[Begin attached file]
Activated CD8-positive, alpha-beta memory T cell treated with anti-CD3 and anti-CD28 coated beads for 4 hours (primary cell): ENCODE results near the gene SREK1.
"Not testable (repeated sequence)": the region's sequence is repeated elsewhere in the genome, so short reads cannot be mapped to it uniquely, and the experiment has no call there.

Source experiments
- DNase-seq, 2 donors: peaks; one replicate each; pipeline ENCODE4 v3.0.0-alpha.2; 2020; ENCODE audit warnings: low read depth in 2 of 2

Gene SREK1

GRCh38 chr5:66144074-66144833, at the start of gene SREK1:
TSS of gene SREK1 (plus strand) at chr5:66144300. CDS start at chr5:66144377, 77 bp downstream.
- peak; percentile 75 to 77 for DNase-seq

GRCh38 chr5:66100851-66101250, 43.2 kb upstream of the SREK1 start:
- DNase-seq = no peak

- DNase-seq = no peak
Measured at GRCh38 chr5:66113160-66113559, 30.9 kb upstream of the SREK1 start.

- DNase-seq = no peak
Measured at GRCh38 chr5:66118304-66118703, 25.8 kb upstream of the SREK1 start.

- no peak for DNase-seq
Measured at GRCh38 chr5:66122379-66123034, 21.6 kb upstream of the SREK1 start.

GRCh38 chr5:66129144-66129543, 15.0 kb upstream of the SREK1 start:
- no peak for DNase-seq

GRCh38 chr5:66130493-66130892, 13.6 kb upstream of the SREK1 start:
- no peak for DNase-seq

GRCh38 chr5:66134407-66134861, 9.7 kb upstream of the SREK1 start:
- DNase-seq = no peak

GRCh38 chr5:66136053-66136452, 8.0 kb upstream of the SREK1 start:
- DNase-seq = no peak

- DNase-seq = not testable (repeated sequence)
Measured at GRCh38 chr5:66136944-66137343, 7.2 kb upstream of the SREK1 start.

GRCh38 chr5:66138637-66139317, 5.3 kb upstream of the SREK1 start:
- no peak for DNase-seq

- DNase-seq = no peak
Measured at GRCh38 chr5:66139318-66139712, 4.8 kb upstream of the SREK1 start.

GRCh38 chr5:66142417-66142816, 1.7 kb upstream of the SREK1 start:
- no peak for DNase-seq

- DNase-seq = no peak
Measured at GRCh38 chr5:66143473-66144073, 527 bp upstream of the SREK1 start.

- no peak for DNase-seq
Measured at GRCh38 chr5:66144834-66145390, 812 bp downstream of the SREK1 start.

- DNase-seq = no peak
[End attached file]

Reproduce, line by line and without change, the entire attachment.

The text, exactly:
Activated CD8-positive, alpha-beta memory T cell treated with anti-CD3 and anti-CD28 coated beads for 4 hours (primary cell): ENCODE results near the gene SREK1.
"Not testable (repeated sequence)": the region's sequence is repeated elsewhere in the genome, so short reads cannot be mapped to it uniquely, and the experiment has no call there.

Source experiments
- DNase-seq, 2 donors: peaks; one replicate each; pipeline ENCODE4 v3.0.0-alpha.2; 2020; ENCODE audit warnings: low read depth in 2 of 2

Gene SREK1

GRCh38 chr5:66144074-66144833, at the start of gene SREK1:
TSS of gene SREK1 (plus strand) at chr5:66144300. CDS start at chr5:66144377, 77 bp downstream.
- peak; percentile 75 to 77 for DNase-seq

GRCh38 chr5:66100851-66101250, 43.2 kb upstream of the SREK1 start:
- DNase-seq = no peak

- DNase-seq = no peak
Measured at GRCh38 chr5:66113160-66113559, 30.9 kb upstream of the SREK1 start.

- DNase-seq = no peak
Measured at GRCh38 chr5:66118304-66118703, 25.8 kb upstream of the SREK1 start.

- no peak for DNase-seq
Measured at GRCh38 chr5:66122379-66123034, 21.6 kb upstream of the SREK1 start.

GRCh38 chr5:66129144-66129543, 15.0 kb upstream of the SREK1 start:
- no peak for DNase-seq

GRCh38 chr5:66130493-66130892, 13.6 kb upstream of the SREK1 start:
- no peak for DNase-seq

GRCh38 chr5:66134407-66134861, 9.7 kb upstream of the SREK1 start:
- DNase-seq = no peak

GRCh38 chr5:66136053-66136452, 8.0 kb upstream of the SREK1 start:
- DNase-seq = no peak

- DNase-seq = not testable (repeated sequence)
Measured at GRCh38 chr5:66136944-66137343, 7.2 kb upstream of the SREK1 start.

GRCh38 chr5:66138637-66139317, 5.3 kb upstream of the SREK1 start:
- no peak for DNase-seq

- DNase-seq = no peak
Measured at GRCh38 chr5:66139318-66139712, 4.8 kb upstream of the SREK1 start.

GRCh38 chr5:66142417-66142816, 1.7 kb upstream of the SREK1 start:
- no peak for DNase-seq

- DNase-seq = no peak
Measured at GRCh38 chr5:66143473-66144073, 527 bp upstream of the SREK1 start.

- no peak for DNase-seq
Measured at GRCh38 chr5:66144834-66145390, 812 bp downstream of the SREK1 start.

- DNase-seq = no peak